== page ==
Sip a pint in a proper music pub

The pints of real ale are poured, there’s a buzz of expectation in the air, the first chords of the guitar begin to play. It’s lively and loud and full of the love of music at Bath’s legendary Bell Inn. This historic, welcoming space has a real feeling that people enjoy coming together to have a good time – the pub is actually owned by some 500 of it’s customers who banded together to buy it. Catch the vibe in live music three to four times a week – and all for the price of a pint (or two).

Watch artisan glassblowers at work 

As you walk up Walcot St to the Bell, there was a counter-culture feel – a refreshing change after all that Georgian grandeur. You’re in the heart of Bath’s artisan quarter, surrounded by vintage clothes shops, designer homeware stores and cool cafes. 

Just up from the Bell you’ll probably spot an open doorway at the workshops of Bath Aqua Glass. A wave of heat flows from it, inside furnaces blaze, tools clank and artisans roll, blow and sculpt molten glass. It’s absorbing, rhythmical stuff, watching unformed blobs being transformed into gleaming works of art.

Take a – genuinely – free walking tour

Bath has endless narrow lanes and unexpected paths, which can be fantastic fun to explore. Sometimes though you want a guide who can really bring the place to life. But those guides cost money – right? Well, no. The Mayor of Bath’s Corps of Honorary Guides are completely free – they won’t even accept tips. 

Just book a tour, meet outside the Roman Baths, then let a supremely knowledgeable, enthusiastic guide lead you to both big and lesser-known sights, sharing the stories of the people who built the city, the characters who’ve lived in it and the scandals that have occurred.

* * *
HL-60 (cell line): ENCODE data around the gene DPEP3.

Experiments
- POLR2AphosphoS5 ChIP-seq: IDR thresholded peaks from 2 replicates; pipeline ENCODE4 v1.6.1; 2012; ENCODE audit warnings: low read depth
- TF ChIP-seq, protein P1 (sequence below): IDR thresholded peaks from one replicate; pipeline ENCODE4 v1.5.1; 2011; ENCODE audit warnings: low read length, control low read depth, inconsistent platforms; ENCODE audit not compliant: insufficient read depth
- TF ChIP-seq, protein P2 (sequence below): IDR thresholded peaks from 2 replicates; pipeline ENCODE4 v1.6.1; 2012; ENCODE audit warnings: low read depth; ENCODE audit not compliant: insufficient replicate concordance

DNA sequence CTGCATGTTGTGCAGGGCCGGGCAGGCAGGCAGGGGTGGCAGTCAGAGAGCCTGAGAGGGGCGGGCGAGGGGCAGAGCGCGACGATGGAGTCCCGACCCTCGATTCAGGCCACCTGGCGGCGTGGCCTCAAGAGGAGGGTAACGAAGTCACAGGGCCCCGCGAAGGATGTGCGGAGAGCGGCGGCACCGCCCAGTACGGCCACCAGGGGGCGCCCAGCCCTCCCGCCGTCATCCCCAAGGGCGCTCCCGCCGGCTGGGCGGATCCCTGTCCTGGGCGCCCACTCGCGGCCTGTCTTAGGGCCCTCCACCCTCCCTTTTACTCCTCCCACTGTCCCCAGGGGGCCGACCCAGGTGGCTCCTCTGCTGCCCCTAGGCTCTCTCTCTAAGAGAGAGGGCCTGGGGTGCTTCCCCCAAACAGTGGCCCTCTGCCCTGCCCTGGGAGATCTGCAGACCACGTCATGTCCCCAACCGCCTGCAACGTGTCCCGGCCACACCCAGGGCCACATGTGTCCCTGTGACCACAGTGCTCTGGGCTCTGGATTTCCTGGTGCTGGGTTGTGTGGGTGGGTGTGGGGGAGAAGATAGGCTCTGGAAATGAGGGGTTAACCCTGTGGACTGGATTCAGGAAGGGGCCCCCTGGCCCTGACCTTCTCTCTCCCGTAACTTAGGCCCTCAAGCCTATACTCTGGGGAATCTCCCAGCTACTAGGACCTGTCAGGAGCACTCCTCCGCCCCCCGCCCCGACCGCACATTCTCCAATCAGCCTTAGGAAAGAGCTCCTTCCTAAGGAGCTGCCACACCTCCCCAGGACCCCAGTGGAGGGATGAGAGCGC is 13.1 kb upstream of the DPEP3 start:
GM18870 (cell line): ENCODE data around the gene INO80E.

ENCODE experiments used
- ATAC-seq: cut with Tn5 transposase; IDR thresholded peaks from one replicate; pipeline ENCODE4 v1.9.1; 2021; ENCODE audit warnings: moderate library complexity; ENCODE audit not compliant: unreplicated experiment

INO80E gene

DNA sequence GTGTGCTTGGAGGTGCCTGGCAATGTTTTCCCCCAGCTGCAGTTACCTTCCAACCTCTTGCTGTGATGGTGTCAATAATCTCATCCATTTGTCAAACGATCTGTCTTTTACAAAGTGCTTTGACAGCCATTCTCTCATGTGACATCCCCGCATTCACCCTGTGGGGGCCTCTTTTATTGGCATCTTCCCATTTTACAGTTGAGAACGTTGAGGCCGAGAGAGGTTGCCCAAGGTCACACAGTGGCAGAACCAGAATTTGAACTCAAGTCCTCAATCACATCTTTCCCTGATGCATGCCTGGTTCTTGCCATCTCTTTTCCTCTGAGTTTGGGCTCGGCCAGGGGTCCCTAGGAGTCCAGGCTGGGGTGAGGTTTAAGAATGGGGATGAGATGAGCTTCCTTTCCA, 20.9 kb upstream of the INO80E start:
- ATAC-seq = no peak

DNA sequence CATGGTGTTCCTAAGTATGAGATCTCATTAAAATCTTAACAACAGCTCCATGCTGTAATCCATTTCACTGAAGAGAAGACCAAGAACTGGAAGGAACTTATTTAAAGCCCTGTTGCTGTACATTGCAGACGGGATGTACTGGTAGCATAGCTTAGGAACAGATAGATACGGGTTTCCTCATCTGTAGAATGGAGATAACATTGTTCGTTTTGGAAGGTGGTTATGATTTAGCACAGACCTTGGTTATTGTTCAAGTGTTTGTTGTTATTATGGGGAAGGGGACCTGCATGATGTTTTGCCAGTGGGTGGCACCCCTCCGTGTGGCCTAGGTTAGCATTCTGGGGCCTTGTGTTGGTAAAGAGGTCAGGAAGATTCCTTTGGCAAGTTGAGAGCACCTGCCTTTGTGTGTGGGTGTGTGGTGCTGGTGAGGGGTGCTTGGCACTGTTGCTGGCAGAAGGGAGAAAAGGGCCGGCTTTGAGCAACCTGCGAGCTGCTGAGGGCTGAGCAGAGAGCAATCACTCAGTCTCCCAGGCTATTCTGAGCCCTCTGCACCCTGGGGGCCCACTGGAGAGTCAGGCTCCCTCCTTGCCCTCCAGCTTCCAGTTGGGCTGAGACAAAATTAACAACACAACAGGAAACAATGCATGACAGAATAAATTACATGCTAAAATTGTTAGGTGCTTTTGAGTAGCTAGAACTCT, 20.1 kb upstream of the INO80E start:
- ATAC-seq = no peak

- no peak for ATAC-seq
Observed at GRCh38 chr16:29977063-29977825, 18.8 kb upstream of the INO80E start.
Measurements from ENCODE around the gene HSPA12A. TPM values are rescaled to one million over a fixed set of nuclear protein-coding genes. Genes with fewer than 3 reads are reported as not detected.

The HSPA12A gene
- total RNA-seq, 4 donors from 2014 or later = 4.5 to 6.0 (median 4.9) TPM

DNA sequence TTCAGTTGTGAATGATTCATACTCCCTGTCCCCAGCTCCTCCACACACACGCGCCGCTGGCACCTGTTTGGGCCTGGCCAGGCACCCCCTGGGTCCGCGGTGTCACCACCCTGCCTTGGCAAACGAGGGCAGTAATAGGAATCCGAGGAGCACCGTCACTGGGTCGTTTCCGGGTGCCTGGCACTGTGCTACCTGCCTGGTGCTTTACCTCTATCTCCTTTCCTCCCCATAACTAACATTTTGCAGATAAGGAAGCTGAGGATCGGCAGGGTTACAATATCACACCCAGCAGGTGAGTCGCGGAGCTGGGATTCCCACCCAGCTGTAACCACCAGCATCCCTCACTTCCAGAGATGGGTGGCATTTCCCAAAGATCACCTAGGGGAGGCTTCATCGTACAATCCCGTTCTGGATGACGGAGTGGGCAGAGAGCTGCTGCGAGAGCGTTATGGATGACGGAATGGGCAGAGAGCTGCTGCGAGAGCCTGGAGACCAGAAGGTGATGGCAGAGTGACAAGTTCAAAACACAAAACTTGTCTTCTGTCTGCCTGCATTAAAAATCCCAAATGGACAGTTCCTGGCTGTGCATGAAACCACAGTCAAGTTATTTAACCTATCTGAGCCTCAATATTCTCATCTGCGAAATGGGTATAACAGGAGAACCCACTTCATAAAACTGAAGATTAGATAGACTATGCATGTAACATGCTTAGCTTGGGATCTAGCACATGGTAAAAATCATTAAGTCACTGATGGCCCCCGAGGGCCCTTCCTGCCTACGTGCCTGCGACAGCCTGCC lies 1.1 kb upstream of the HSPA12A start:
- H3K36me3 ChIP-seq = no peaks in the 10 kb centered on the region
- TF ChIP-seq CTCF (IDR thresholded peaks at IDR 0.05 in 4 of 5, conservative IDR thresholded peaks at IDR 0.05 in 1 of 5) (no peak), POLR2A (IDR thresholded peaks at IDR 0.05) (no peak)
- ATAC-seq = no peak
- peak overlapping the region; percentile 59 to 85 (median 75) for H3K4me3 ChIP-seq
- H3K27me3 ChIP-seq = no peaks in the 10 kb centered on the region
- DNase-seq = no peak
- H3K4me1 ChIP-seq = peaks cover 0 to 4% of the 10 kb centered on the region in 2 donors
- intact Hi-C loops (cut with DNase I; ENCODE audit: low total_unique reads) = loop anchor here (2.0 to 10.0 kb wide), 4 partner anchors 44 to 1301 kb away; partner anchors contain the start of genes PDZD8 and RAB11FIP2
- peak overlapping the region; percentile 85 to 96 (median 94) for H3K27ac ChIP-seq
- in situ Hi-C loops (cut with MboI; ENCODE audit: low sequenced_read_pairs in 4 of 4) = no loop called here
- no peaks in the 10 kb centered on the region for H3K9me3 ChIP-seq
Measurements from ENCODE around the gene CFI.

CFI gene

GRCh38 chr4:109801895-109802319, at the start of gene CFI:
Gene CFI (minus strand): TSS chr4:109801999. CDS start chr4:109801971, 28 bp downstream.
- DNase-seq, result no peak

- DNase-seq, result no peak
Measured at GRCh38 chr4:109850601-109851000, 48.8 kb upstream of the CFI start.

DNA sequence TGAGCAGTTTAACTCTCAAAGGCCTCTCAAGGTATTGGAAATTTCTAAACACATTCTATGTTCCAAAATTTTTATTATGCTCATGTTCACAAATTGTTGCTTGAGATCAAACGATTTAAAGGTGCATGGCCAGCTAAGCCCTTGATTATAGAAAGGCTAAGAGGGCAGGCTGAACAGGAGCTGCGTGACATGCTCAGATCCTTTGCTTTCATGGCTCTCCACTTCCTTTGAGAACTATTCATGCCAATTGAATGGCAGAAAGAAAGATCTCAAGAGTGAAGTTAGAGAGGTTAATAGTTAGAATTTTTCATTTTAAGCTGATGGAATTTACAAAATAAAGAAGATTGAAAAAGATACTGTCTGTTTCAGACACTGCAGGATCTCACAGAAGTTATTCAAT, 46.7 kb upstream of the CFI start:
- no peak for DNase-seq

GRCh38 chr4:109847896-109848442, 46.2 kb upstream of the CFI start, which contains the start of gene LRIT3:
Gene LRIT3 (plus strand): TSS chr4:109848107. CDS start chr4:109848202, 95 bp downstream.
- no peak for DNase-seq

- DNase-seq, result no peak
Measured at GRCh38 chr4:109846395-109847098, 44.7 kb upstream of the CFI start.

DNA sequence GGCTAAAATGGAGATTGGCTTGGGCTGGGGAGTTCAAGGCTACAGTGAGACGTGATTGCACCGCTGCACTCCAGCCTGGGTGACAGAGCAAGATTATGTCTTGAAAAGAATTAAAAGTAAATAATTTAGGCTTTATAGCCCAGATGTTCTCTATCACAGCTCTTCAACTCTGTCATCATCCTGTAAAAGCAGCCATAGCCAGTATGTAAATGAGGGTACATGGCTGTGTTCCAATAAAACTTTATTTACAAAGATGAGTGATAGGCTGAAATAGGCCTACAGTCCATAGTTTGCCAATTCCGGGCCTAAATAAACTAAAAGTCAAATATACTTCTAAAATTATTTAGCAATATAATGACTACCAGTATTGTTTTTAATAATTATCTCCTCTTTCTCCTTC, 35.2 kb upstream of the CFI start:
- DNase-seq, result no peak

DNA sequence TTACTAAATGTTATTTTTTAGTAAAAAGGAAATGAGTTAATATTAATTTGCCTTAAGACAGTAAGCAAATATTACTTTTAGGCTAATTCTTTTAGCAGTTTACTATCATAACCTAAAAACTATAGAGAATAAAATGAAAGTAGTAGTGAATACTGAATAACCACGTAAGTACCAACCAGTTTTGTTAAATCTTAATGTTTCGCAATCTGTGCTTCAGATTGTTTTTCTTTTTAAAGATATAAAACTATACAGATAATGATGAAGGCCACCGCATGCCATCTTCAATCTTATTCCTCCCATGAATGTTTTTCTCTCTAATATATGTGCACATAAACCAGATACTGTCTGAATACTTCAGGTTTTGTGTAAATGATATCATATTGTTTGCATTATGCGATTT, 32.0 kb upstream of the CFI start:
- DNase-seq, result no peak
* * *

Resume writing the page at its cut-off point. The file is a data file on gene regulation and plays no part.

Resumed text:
A crowd of people outside Bath Abbey.
You could spend an afternoon listening to the talented buskers near Bath Abbey © Christian Mueller / Shutterstock

Delight in buskers & history at Kingston Parade

At the end of a day sightseeing, stand at the side of towering Bath Abbey looking towards the colonnades and statues of the Roman Baths. The compact square of Kingston Parade will be full with people, conversations in many languages swirl as they head off to find a pub. A busker plays, the notes of her violin rising above the hubbub. 

There’s a regular rotation of players here (and throughout many of Bath’s key shopping streets) and the surrounding benches make a natural performance space. As you sit, people watching and enjoying these free, alfresco, mini concerts, you’re looking at buildings spanning more than two thousand years of the city’s history. Quite a show for whatever you choose to donate.

Walk to city views

Walk a mile or so from central Bath, taking just an hour to get to Bathwick Fields – a spot offering panoramic city views. As you look down on the city, you’ll see towers, spires and lines of graceful Georgian buildings. It’s a zoomed-out view of the sights you’ve seen up close. 

On the way you’ve wandered across photogenic Pulteney Bridge, past the art collection in the Georgian Holburne Museum (the home of Bridgerton’s Lady Danbury), past Sydney Gardens, where the people of Bath like to relax on sunny days, and beside the Bath Canal. It’s a walk that traces the route dandies and fashionable ladies strolled in the 18th century. And visitors still adore it today.

One last tip for budget-conscious travelers: stay in nearby Bristol (where accommodation is generally less pricey) and head in and out of Bath on the train. It takes around 15 minutes, costs £8.50 return and services run until around 11pm.